Canada's new moves to control and regulate shipping through the Northwest Passage and the rest of its Arctic waters may violate international rules, says the world's largest group of shipping companies.

The Baltic and International Maritime Council, whose members control two-thirds of global shipping tonnage, has objected in a formal letter to the federal government over rules that force commercial ships to register with the Canadian Coast Guard if they sail into the passage.

The council also decries Canada's decision to apply Arctic environmental legislation to waters up to 370 kilometres from the coast.

"This could be seen as effectively interfering with the right to innocent passage," reads the council's letter, sent March 19 to a Transport Canada official.

As of July 1, Canada requires all commercial-sized ships entering the Northwest Passage to report to NORDREG, a registration system maintained by the coast guard. Canada also announced it would double the extent of the jurisdiction of the Arctic Waters Pollution Prevention Act.

Both moves have been widely applauded within Canada as ways to reinforce sovereignty over waters that are becoming more navigable as sea ice melts. The steps were initially promised by Prime Minister Stephen Harper in 2008.

But few countries recognize Canada's claims to the passage. The United States, seeking to maintain the mobility of its navy, has expressed concerns about Canadian attempts to monitor and control a strategic pathway between east and west.

In their letter, the shippers make similar arguments.

They say requiring ships to obtain clearance under NORDREG suggests that some could be denied.

"Without clearance, a vessel would not be authorized to proceed," says the letter.

It argues that UN maritime rules stipulate that a reporting system be cleared through the International Maritime Organization, something Canada has not done. It also says that vessel traffic can only be monitored and controlled within national territorial waters, which extend only 22 kilometres from the coast.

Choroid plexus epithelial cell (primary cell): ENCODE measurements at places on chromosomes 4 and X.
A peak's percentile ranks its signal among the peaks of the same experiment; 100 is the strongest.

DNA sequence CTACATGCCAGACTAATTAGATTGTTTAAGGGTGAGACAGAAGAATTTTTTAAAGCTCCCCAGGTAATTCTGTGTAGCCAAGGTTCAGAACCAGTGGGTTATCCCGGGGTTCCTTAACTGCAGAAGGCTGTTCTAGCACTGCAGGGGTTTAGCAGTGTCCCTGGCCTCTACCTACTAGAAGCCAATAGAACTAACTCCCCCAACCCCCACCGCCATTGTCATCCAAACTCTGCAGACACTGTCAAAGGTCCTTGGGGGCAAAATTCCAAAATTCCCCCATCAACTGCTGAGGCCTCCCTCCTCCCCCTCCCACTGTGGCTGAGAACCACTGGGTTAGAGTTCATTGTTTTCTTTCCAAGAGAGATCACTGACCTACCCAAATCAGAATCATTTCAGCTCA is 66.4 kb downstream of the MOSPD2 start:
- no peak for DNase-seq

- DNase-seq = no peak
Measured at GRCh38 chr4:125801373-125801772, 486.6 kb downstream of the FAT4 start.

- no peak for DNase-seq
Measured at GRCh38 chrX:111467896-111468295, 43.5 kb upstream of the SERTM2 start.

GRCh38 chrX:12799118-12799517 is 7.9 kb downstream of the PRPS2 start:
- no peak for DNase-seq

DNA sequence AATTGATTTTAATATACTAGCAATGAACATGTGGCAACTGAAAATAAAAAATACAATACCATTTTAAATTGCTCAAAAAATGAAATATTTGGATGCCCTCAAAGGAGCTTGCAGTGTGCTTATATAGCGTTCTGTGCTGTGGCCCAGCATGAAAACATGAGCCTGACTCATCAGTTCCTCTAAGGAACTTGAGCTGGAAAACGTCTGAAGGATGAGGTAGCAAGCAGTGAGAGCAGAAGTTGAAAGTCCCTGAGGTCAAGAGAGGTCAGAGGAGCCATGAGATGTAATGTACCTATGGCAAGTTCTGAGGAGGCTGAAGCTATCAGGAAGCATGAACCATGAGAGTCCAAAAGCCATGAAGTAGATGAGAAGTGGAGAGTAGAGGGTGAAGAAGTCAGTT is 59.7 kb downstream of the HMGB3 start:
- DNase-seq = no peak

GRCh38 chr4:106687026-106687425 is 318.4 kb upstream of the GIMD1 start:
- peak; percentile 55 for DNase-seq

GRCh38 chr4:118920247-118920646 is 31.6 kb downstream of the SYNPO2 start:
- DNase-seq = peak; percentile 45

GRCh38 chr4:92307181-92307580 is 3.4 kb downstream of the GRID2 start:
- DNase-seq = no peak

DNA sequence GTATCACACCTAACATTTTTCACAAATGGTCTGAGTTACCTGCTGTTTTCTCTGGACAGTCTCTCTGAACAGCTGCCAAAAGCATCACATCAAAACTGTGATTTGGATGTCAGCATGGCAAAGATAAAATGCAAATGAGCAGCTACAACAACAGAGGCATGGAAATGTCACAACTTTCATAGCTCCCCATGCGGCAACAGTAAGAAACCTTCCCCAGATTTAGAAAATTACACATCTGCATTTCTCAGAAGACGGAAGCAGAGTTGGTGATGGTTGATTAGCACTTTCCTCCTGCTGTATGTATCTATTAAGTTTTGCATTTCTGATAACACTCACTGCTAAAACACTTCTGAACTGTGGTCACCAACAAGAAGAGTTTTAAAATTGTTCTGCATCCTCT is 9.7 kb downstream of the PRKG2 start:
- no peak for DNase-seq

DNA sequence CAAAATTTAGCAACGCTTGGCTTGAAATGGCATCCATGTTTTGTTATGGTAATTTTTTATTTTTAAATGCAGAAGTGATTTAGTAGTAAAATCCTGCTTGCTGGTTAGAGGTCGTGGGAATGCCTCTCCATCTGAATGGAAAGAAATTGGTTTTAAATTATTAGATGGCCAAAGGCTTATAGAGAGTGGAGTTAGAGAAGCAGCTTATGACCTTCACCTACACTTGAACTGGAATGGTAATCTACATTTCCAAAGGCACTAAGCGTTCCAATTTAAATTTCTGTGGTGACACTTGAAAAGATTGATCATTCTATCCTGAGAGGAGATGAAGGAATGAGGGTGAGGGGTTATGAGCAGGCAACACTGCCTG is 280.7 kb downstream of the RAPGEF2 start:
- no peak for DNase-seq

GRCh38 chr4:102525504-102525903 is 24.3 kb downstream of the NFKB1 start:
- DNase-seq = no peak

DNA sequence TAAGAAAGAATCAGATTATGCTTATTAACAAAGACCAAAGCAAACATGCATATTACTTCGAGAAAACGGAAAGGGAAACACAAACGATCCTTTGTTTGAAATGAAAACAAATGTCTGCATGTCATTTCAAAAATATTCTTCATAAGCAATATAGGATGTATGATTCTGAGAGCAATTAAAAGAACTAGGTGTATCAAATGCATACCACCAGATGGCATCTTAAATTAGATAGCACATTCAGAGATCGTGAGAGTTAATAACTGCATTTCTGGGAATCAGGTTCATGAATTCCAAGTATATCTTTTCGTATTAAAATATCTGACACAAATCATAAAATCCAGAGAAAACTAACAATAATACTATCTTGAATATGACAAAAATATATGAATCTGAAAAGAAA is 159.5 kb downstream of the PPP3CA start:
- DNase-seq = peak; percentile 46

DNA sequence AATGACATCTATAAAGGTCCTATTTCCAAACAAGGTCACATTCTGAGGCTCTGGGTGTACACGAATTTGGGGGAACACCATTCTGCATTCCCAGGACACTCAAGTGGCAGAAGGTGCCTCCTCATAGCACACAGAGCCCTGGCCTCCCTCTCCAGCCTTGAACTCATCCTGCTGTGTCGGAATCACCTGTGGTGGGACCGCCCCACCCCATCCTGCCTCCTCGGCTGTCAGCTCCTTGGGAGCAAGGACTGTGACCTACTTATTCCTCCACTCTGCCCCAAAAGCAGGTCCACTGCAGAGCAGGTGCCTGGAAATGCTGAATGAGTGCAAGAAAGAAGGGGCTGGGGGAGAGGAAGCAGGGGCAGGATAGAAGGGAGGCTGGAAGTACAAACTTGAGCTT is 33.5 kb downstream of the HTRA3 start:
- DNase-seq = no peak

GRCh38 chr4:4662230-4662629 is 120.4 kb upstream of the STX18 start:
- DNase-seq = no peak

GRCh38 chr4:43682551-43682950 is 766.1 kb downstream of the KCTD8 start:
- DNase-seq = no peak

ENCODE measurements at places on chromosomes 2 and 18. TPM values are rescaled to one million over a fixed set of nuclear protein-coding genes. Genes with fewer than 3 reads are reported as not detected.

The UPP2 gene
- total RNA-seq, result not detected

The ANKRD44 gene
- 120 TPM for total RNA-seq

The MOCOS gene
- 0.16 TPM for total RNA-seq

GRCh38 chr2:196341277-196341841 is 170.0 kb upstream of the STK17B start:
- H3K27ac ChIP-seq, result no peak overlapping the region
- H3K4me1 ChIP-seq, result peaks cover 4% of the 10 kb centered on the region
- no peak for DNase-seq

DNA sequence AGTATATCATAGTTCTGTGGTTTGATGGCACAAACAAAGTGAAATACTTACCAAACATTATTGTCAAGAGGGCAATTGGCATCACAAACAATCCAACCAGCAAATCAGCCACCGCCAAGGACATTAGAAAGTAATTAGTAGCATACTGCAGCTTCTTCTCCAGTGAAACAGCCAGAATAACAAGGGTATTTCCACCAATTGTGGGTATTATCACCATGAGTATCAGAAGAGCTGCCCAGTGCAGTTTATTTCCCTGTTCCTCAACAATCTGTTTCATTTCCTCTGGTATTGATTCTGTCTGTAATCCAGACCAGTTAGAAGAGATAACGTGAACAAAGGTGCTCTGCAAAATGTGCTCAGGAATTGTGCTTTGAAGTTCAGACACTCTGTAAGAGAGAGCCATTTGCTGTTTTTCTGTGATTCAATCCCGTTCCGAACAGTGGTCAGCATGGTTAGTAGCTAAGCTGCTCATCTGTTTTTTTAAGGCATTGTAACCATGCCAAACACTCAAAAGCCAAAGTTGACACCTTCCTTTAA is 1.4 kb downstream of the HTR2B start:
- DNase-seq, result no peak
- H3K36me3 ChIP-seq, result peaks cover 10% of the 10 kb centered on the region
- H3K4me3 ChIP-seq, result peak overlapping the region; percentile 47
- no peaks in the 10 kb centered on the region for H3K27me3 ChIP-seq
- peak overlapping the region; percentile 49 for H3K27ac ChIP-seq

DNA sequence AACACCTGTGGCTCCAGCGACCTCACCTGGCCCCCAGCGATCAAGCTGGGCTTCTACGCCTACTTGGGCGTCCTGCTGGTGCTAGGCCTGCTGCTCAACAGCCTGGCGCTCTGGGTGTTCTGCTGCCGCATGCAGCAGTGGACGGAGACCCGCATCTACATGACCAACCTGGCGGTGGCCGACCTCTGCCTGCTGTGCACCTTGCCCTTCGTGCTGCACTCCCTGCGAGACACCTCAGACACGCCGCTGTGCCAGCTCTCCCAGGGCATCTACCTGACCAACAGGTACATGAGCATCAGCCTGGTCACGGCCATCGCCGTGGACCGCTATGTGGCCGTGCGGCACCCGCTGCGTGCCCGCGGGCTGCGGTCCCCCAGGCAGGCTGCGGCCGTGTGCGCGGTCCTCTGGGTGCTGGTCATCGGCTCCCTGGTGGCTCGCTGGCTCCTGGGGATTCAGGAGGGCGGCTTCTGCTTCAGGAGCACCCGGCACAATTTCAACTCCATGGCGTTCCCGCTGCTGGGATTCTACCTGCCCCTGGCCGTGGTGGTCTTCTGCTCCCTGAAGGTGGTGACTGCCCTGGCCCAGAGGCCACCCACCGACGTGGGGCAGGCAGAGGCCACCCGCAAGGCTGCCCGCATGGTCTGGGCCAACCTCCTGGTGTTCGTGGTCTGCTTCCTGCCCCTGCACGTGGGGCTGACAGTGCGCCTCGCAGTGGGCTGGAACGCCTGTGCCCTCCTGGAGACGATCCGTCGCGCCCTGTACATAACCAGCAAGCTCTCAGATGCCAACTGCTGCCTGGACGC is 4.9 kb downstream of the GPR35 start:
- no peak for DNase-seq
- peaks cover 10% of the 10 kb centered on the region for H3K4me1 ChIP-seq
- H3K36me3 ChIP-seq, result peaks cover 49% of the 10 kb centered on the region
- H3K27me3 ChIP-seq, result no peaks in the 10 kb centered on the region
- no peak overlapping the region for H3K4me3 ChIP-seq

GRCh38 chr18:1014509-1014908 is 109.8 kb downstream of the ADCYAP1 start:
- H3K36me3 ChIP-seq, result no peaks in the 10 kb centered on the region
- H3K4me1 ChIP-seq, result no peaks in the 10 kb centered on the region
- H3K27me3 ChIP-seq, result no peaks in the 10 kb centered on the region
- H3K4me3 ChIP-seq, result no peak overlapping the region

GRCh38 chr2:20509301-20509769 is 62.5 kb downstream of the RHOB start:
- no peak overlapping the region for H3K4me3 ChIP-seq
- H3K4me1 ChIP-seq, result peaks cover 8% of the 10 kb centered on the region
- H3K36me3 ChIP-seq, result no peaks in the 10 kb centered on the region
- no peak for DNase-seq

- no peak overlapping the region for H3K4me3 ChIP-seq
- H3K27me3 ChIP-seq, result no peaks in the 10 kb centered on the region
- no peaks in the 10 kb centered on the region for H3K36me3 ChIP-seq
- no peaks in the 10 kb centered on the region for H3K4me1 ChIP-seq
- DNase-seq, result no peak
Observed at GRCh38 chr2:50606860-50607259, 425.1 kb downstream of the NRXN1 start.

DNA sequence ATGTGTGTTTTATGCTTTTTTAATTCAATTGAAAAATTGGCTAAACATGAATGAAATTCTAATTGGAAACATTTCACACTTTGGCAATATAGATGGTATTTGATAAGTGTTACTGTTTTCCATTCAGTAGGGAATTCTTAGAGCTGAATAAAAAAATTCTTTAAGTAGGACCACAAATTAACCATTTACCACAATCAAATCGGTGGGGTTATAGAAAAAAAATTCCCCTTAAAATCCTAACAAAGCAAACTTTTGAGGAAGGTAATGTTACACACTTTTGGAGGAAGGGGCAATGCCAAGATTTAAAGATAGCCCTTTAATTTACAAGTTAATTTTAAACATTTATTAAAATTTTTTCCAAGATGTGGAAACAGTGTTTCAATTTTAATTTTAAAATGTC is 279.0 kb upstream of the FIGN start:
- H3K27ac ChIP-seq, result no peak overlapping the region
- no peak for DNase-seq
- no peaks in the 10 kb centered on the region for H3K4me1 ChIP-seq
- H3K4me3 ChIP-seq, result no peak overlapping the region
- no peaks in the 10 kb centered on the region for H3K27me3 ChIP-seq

Canada's extension of the waters it seeks to control "appears drastic," the letter says.

Finally, it complains that business interests weren't consulted as Canada considered the changes.

"The consultation undertaken on the proposed regulation appears to have focused exclusively on national entities," the letter says.

Officials from the council declined to be interviewed on the record on the substance of its concerns.

Reaction from the Canadian government wasn't immediately available.

Michael Byers, a University of British Columbia international law professor, said the council's letter may indicate Canada didn't do enough diplomatic work before bringing in the regulations.

While there will be little commercial shipping through the passage for the foreseeable future -- a recent survey of the shipping industry found little interest in using the route for some years to come -- Byers said groups such as the council are influential lobbyists and their voice will be heard in international capitals.

"I'll be looking very closely to see if any nation state is prompted to take a position now that this industry association has," Byers said. "Is BIMCO raising the issue now, a prelude to the United States taking a position or worse yet, the European Union or Japan or China?"

Byers points out there hasn't yet been any international reaction to Canada's new Arctic shipping rules.

"The international jury is still out on this."